Raise the Minimum Wage!


The graphic portrays the hourly pay needed to afford a one-bedroom rental in each state. (Photo by Andy Kiersz/Business Insider)

As we become adults, especially as teenagers, we strive to become independent. Many do this by getting a job, which they hope will eventually lead to financial independence. Once someone can support themselves financially, they can become more independent in other aspects of their life and transition into college, adulthood, and then eventually, life after college with ease. However, many jobs only pay minimum wage and often require experience, something most high school and college students lack.

The federal minimum wage is currently $7.25 per hour, while Maryland’s minimum wage is $10.10 per hour. The national housing wage, meaning the average amount a person would need to make per hour to afford a modest one-bedroom apartment, is $17.90 per hour — $10 more than the federal minimum wage and almost $11 more than Maryland’s minimum wage.  Researchers from the Massachusetts Institute of Technology have calculated that the average pay needed to supply necessities for a family of four with two working parents is $16.14 per hour, which comes out to an annual total of $67,146. Despite this, a full-time minimum wage worker who makes $7.25 per hour will only earn $15,080 per year, assuming they worked 40 hours a week, 52 weeks a year without unpaid leave. That is a $50,000 difference between what many people earn and how much is needed to support a family. The federal minimum wage — and even Maryland’s higher minimum wage — is not enough for someone to survive on. 

This incredibly low minimum wage is helping to further the affordable housing crisis. A worker in Maryland would need to make $28.27 per hour to afford a two-bedroom apartment, and a worker earning the federal minimum wage would need 2.5 jobs to afford a one-bedroom apartment. “While the housing market may have recovered for many, we are nonetheless experiencing an affordable housing crisis, especially for very low-income families,” wrote Senator  Bernie Sanders, “In America today, nearly 11 million families pay more than half of their limited incomes toward rent and utilities. That leaves precious little for other essentials.” 

Representative Keith Ellison from Minnesota writes that “Rents are soaring in every state and community at the same time when most Americans haven’t seen enough of an increase in their paychecks,” and he’s right. The federal minimum wage has remained at $7.25 per hour since 2009. After adjusting for inflation, the average rent in the United States rose by 6 percent, while the average household income decreased by 4 percent, between the housing crisis of 2007 and 2015. The cost of living has increased, but many people aren’t making more money to make up the difference.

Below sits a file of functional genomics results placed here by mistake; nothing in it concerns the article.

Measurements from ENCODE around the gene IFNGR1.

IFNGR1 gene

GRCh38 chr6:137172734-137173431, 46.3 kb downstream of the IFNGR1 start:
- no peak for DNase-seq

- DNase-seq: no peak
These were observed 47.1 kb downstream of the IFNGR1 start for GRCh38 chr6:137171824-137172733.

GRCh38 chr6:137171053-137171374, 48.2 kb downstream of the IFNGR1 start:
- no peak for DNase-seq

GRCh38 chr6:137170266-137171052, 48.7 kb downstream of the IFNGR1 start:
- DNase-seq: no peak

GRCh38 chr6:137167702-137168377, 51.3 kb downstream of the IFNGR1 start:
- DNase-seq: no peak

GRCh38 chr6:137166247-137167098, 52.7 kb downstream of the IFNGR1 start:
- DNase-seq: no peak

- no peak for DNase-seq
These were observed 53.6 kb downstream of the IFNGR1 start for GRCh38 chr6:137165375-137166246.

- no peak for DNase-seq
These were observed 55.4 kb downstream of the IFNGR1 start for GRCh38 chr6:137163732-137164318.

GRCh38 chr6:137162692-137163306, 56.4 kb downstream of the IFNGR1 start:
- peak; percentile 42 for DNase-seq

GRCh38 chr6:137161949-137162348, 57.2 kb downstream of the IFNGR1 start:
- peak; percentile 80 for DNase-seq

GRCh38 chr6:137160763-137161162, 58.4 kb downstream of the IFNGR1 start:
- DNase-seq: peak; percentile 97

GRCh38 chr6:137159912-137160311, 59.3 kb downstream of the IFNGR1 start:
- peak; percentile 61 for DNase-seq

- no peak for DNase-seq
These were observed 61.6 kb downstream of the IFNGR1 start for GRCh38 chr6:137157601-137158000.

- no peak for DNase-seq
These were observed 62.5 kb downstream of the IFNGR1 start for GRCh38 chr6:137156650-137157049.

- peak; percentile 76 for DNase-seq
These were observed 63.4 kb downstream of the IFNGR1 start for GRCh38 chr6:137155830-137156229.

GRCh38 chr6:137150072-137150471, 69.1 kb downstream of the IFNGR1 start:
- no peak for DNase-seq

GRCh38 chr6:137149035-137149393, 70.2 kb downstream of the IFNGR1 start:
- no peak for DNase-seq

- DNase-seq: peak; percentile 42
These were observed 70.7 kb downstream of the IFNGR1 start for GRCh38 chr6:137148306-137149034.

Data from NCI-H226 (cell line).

What solution is there to this ever-growing problem? A bill called the Raise the Wage Act is making its way through Congress and proposes an increase in the minimum wage to $15 per hour by 2024. This bill has passed the House and has not yet been voted on in the Senate. However, there is speculation that Senate Republicans, many of whom oppose this major hike in the minimum wage, will not allow this bill to pass. 

Unfortunately, even if the minimum wage increases to $15 per hour, this still isn’t enough, since almost $18 per hour is required to afford modest housing, as mentioned above. However, it is a start and a step in the right direction.

Think about how many Americans will suffer from poverty if rents continue to increase, but the minimum wage fails to follow suit. This is not an obscure concept or global issue that has no direct impact on you and me. A minimum wage that is so far from the bare minimum needed to support a family will not allow college students — or anyone who has little working experience, for that matter — to gain financial independence. This will negatively impact society, as adults will begin their post-education life in increasing debt, not just from student loans, but also from living expenses. Our dependence on government welfare programs, in general, will also increase. While these programs are wonderful initiatives and necessary to help those who truly are in need, they shouldn’t have to be used because the minimum wage was too low for a fully capable young adult to make enough money to support themself.  

People are living in poverty, sinking in debt, and struggling to make ends meet because the government has waited more than ten years before increasing the minimum wage, without any reason. They may claim that the government can’t afford this since they are already sinking in debt, but there is a simple fix: reallocation. Military spending is growing every year, from $586 billion in 2015 to $716 billion in 2019. If the government were to reduce the budget by 14% (to approximately 600 billion dollars) and allocate the 100 billion dollars saved towards increasing the minimum wage, they could easily reduce the plight of so many Americans who are struggling to put food on the table. This is a dire problem that we must act quickly to fix. The wealth gap is enormous, and allowing everyone to have enough money to provide basic necessities for themselves and their families is not optional. It is basic humanity.